Another thing, which is that the lower limit of the integral is theoretically zero. However, since the program doesn't compute it by saying that the integral has evaluated to overflow, indeterminate, or infinity, I replaced it but ##LL=10^{-5}##. However, when I compare the results with Monte-Carlo simulations (the above formula is the numerical result), there is some discrepancy. How to make the numerical evaluation as accurate as possible?
     
  8. Apr 18, 2016 #7

    mfb

    User Avatar
    2016 Award

    Staff: Mentor

    The opposite. Mathematica is unable to require the precision you ask for with the number of iterations you allow. Allow more iterations or reduce the precision you ask for and it should work.
    Why do you think the problem is with Mathematica?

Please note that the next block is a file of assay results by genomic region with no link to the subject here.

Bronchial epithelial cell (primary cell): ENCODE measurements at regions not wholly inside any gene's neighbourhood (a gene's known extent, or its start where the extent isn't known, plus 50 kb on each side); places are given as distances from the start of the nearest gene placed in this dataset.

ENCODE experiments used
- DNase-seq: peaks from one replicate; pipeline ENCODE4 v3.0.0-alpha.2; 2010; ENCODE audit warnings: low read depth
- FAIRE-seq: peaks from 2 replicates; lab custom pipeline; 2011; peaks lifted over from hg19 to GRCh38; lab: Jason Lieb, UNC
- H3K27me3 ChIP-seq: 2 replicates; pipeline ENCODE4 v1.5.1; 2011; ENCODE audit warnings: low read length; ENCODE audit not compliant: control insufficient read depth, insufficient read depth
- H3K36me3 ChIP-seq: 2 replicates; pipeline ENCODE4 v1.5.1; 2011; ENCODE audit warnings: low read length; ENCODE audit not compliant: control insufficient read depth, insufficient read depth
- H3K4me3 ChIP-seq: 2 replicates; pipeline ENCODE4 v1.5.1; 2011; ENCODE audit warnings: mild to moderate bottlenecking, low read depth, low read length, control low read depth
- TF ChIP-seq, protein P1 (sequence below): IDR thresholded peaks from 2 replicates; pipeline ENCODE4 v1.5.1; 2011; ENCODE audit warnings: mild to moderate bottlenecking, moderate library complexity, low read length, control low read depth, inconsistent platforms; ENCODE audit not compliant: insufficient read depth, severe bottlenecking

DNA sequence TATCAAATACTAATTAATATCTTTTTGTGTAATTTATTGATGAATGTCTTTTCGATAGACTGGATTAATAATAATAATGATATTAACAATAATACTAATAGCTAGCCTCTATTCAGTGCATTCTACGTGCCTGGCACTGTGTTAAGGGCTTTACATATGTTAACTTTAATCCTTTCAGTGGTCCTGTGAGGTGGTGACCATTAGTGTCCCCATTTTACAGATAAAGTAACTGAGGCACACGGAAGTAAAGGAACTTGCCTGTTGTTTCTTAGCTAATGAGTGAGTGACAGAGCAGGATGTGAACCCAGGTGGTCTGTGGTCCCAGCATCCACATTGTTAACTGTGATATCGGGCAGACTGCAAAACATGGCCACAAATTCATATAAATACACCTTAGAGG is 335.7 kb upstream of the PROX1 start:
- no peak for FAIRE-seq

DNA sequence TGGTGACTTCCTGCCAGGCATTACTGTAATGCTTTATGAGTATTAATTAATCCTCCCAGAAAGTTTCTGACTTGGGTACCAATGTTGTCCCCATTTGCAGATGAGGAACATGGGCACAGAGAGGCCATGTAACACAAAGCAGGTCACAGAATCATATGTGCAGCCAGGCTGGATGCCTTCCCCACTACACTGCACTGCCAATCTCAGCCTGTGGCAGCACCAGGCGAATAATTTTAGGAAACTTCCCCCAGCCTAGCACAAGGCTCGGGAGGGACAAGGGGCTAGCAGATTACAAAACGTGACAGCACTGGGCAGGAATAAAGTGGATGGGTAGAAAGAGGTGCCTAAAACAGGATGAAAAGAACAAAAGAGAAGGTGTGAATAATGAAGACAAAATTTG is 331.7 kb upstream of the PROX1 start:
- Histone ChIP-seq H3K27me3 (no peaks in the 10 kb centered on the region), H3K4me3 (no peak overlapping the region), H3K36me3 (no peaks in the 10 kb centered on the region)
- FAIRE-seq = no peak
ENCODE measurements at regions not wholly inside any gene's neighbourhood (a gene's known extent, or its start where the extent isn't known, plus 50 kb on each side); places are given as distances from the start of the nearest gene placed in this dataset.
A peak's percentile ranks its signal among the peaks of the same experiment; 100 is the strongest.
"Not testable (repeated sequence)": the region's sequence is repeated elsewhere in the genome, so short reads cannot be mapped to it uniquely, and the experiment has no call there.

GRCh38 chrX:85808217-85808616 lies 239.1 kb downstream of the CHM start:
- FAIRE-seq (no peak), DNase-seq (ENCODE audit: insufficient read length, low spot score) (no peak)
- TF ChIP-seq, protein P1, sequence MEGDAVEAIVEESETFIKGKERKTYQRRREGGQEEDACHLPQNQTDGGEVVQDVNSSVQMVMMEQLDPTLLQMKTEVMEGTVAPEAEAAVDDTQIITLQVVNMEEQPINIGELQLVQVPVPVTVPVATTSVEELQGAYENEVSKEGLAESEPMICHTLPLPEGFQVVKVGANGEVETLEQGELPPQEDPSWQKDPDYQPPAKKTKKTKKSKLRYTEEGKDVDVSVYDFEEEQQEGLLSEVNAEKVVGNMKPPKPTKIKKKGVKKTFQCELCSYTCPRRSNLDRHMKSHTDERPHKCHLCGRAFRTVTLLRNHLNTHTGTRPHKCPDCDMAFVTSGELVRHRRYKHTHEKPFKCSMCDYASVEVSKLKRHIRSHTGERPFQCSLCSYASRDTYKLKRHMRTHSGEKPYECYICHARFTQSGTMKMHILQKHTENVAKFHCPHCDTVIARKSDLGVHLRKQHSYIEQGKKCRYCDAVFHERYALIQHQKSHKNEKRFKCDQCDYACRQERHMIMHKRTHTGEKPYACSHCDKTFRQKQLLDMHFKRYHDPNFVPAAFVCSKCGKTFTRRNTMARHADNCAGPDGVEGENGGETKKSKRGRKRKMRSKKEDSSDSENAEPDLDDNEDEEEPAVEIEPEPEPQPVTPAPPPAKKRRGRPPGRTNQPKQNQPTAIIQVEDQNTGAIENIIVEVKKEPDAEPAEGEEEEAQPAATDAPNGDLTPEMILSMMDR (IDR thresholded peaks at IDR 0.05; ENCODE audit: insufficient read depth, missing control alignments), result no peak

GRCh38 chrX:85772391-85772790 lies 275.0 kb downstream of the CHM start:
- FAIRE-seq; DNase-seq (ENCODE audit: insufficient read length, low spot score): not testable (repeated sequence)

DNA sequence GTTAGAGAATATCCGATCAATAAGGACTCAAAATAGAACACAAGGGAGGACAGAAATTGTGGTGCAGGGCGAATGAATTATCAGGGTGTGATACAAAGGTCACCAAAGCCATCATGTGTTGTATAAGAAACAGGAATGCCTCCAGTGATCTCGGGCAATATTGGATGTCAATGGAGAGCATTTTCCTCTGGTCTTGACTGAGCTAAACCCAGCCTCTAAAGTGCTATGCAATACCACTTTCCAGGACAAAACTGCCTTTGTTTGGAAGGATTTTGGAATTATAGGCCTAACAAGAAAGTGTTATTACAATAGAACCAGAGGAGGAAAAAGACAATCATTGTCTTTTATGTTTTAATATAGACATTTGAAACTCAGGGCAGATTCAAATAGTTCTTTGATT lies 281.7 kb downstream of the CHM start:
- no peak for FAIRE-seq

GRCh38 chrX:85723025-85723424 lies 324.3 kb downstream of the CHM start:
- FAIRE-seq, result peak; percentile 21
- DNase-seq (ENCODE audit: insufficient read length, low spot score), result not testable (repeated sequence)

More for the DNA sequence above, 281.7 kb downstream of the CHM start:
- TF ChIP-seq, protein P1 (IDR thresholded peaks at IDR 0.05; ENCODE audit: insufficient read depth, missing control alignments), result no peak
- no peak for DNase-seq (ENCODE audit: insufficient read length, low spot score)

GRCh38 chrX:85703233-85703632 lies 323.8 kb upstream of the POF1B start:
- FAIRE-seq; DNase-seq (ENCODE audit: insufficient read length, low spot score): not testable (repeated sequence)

9. Apr 18, 2016 #8
    Fair point. I'm not sure if the problem is with Mathematica. I posed a question in the calculus forums to double check if there is something fundamentally wrong with the math, but I haven't gotten a conclusive answer.
     
  10. Apr 18, 2016 #9

    mfb

    User Avatar
    2016 Award

    Staff: Mentor

    Well, we can't tell. You wrote down an integral. Mathematica evaluates it. Is this the right integral you want to calculate? No idea.
     
  11. Apr 18, 2016 #10
    Also it helps to give the integral you are trying to evaluate in latex with proper symbols.
    That makes it easier to check for typos in the code (don't ask me how many times I made that kind of mistake :S) or whether there is some mathematical reason for the error message.
     
  12. Apr 18, 2016 #11